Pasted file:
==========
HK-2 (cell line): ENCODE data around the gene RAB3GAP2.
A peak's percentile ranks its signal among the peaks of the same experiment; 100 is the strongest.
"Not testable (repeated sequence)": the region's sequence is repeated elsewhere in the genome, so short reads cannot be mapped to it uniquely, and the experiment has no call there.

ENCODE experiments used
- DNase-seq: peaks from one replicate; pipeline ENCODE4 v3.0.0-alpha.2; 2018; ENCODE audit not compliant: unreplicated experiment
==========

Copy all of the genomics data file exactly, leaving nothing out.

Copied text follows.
HK-2 (cell line): ENCODE data around the gene RAB3GAP2.
A peak's percentile ranks its signal among the peaks of the same experiment; 100 is the strongest.
"Not testable (repeated sequence)": the region's sequence is repeated elsewhere in the genome, so short reads cannot be mapped to it uniquely, and the experiment has no call there.

ENCODE experiments used
- DNase-seq: peaks from one replicate; pipeline ENCODE4 v3.0.0-alpha.2; 2018; ENCODE audit not compliant: unreplicated experiment